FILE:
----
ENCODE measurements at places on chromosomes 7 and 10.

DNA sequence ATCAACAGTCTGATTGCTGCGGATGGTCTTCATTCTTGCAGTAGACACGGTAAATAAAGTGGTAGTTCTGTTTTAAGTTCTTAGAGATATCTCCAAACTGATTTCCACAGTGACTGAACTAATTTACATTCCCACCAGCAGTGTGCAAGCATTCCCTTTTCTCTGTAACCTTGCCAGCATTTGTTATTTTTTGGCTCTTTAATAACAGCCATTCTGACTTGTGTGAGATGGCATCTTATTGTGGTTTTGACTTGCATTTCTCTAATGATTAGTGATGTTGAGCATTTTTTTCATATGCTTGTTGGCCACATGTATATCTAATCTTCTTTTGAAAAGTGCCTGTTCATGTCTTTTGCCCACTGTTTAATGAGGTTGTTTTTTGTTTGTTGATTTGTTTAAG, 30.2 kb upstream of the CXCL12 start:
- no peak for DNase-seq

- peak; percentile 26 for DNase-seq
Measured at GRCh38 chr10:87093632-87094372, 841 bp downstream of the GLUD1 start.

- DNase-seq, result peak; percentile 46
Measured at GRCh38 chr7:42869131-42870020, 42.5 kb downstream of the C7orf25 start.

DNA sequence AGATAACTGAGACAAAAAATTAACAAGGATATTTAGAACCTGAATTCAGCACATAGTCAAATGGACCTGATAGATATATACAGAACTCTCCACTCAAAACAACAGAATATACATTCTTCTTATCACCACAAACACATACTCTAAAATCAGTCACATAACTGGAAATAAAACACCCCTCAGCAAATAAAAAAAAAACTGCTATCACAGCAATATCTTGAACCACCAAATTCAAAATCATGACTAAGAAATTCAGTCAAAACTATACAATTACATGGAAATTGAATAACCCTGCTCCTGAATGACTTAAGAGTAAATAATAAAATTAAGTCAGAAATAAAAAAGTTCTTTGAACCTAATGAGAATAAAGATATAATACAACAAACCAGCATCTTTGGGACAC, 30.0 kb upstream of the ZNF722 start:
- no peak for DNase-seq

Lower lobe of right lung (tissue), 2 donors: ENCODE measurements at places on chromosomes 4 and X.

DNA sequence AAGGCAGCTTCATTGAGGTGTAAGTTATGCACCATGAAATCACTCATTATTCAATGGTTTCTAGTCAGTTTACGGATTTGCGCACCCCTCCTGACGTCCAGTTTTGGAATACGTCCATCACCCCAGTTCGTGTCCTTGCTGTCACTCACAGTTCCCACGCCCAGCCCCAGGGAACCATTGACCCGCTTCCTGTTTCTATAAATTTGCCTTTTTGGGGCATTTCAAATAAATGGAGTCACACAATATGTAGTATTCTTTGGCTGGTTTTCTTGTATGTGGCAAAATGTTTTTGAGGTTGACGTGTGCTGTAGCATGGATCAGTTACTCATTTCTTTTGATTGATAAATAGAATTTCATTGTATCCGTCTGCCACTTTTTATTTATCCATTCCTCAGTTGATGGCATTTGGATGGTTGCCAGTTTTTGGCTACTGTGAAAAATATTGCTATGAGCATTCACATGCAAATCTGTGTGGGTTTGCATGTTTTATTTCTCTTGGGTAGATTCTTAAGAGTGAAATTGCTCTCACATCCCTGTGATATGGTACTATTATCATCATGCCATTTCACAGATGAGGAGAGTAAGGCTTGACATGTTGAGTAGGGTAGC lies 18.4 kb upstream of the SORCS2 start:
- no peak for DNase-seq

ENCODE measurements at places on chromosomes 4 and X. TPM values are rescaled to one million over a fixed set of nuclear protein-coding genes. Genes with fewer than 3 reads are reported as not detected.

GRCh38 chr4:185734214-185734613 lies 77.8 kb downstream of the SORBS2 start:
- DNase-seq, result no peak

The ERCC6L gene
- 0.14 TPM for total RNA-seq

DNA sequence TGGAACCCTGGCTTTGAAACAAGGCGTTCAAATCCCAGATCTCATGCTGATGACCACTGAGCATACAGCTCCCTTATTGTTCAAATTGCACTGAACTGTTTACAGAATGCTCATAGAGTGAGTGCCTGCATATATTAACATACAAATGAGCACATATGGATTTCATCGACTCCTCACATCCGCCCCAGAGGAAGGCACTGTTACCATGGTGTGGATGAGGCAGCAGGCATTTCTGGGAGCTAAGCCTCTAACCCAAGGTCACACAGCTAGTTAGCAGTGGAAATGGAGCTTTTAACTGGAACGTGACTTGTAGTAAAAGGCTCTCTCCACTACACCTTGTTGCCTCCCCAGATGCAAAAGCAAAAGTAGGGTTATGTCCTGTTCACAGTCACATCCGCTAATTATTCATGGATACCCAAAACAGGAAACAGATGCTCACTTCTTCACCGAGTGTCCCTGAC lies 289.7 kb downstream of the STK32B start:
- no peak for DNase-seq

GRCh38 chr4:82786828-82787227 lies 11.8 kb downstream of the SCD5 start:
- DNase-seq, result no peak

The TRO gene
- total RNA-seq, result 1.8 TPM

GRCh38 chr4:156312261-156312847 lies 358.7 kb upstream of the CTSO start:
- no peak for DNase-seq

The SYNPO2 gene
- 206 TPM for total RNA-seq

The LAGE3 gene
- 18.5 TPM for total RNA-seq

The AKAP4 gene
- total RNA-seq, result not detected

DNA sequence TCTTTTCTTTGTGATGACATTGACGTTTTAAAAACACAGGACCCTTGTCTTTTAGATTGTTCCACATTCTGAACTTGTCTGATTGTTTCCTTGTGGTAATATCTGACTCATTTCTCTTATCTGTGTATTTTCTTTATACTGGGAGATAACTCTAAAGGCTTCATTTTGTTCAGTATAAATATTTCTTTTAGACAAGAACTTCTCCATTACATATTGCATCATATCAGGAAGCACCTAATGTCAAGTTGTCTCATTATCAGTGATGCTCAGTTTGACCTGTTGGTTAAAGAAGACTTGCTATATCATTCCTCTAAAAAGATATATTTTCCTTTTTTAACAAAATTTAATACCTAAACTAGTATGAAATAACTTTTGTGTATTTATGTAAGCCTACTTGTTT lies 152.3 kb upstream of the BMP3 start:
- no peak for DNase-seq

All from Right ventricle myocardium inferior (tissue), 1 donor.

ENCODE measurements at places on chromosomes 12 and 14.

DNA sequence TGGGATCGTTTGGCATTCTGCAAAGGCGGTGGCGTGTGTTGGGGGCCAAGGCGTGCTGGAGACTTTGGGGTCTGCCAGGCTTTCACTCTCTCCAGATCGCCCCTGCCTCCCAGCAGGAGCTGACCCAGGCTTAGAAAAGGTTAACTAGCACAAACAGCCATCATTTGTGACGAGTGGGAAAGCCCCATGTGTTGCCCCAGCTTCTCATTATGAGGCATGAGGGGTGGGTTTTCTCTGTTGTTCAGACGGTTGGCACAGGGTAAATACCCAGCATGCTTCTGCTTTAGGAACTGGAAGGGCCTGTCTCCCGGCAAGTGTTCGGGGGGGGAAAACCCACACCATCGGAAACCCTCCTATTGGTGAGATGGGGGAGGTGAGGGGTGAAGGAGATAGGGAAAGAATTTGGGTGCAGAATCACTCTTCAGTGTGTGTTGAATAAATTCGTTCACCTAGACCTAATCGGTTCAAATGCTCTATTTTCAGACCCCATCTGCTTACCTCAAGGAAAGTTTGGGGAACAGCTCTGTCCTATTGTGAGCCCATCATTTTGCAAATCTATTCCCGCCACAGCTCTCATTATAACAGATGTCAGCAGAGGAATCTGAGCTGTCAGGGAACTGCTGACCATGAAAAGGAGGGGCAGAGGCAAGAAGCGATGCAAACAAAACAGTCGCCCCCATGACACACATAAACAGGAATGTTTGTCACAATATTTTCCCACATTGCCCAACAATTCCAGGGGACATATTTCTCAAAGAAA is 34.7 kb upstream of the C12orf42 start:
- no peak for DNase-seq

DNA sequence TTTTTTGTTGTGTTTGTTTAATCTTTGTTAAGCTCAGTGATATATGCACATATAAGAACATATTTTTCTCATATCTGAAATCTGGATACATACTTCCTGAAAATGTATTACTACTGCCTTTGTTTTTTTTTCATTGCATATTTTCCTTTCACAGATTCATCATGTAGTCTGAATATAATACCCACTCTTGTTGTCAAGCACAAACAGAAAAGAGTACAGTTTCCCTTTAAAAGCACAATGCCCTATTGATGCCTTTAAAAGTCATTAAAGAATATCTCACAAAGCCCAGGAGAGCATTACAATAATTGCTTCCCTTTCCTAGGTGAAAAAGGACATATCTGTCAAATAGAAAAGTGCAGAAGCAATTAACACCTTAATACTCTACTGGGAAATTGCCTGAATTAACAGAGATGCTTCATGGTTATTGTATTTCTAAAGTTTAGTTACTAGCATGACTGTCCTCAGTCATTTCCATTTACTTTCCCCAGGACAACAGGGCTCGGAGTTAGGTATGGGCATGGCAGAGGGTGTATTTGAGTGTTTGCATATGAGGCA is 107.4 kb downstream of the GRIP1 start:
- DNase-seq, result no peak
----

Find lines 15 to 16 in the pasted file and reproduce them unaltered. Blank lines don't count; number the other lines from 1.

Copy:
- DNase-seq, result no peak

The ERCC6L gene